A common justification for prohibiting many unusual phenomena such as faster than light travel is that if they were possible, causality would be violated.
Let's define causality as:
You cannot change the past.
Meaning that at any given moment $t_1$, it is impossible to influence any event which took place at $t_0<t_1$.
Obviously, no one has ever heard of this being violated. Is there a reason why? Is it just because nobody has managed to build a time machine yet, or does something in physics expressly forbid causality from being violated? In other words, is causality a law of physics, and how much of physics would have to be rolled back and re-written if I built a time machine (it's probably easier to say what physics there would be left)?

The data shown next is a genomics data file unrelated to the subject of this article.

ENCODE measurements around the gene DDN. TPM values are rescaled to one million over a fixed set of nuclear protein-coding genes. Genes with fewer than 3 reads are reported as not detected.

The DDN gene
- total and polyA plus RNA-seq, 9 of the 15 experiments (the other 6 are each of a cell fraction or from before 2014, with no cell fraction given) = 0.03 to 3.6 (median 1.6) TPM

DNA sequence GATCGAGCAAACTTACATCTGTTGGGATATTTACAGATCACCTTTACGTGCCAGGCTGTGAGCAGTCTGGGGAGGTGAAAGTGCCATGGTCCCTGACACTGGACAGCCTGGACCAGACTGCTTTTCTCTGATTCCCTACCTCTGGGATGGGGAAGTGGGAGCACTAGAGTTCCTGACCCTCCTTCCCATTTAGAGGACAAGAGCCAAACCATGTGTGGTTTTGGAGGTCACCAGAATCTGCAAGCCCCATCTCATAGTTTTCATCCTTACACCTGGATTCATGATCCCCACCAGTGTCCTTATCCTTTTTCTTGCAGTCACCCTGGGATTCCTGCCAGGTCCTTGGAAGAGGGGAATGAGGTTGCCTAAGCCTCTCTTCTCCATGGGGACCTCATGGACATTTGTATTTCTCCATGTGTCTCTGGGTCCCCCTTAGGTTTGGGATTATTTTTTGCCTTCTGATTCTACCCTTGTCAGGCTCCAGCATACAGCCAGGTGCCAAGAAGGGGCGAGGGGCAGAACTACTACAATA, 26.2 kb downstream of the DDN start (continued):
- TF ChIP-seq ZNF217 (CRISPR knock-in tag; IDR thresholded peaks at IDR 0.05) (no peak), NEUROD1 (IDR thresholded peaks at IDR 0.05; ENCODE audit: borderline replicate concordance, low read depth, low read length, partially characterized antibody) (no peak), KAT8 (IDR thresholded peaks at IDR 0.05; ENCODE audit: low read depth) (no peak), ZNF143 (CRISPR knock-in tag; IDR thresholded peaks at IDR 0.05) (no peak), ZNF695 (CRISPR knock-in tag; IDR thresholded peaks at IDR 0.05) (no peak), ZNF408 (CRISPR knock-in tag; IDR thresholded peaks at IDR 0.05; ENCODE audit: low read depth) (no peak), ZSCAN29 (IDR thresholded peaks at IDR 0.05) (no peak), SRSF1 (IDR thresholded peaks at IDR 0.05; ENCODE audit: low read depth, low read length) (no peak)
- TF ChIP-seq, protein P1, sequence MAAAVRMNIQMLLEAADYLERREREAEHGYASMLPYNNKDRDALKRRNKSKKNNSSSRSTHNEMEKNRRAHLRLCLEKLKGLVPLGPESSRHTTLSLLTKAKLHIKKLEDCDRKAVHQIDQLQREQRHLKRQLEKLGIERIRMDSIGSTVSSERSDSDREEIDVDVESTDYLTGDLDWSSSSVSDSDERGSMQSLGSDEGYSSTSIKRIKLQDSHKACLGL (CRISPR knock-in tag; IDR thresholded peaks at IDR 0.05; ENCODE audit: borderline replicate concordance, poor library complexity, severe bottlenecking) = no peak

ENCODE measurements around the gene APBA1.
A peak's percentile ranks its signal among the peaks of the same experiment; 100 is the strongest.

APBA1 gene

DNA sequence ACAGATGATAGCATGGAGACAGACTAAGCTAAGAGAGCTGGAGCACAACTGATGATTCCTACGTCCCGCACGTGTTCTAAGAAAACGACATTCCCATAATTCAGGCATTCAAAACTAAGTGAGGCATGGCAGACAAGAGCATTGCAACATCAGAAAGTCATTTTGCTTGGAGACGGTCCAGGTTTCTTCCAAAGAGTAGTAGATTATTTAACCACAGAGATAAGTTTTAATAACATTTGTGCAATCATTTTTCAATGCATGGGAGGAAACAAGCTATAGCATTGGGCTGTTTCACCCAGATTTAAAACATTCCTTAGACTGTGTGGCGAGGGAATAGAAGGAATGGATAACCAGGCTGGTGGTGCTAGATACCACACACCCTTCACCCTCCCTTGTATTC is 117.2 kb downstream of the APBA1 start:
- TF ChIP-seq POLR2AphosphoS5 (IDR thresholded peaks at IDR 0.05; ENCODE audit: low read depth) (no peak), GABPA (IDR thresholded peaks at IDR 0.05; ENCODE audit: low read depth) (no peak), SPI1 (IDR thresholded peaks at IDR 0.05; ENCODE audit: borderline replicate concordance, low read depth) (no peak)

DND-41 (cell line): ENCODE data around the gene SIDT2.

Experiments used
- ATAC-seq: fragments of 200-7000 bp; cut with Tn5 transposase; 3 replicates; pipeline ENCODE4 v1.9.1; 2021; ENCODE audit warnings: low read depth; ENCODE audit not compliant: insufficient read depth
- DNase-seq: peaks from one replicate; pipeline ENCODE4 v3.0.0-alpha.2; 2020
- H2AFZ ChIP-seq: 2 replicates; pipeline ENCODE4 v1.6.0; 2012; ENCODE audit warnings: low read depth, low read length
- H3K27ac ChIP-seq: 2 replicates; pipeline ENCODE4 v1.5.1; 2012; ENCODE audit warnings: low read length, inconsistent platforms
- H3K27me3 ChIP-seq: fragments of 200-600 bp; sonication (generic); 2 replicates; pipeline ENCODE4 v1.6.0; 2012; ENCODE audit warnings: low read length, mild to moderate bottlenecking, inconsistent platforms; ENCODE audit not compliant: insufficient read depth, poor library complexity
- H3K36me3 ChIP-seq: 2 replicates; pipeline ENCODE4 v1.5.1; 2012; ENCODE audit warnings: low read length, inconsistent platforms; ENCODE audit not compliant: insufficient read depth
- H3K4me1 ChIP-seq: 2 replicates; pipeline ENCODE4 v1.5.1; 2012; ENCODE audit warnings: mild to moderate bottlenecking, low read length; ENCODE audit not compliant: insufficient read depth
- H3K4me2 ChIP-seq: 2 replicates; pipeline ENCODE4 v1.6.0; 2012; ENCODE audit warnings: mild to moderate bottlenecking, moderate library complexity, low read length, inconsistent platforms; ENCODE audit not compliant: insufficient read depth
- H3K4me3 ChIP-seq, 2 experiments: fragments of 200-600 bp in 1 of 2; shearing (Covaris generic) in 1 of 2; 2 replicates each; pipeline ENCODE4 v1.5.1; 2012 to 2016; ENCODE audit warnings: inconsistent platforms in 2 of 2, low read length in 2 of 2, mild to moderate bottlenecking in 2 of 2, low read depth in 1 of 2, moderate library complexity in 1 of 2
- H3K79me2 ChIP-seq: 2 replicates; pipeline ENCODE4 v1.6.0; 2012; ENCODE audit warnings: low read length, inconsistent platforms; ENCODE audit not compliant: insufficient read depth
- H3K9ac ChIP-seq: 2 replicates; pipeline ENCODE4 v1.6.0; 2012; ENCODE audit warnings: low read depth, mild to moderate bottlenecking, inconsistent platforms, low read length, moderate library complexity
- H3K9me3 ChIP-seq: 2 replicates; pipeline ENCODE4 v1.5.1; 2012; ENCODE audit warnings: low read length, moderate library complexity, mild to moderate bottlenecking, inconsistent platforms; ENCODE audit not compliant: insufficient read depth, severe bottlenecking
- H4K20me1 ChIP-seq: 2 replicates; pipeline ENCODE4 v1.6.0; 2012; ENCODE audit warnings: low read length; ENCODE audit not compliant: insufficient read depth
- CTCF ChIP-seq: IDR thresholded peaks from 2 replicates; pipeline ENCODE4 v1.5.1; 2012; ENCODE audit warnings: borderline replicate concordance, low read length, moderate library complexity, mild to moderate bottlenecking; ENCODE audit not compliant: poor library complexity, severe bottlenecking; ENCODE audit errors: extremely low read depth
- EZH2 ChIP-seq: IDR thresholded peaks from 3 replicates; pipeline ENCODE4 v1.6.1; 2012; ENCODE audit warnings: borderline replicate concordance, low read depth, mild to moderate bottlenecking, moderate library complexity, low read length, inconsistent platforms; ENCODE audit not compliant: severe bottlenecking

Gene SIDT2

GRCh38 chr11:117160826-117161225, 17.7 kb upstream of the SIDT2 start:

There are some (in)famous paradoxes that arise if you are able to influence the past. There is probably no need to restate these for this question, unless these paradoxes per se are the justification for expecting causality to not be violated.
Question motivated by John Rennie's comment.
Some examples of how causality can be violated:
- A device which can travel faster than light
- A device which can travel into the past
- Newcomb's paradox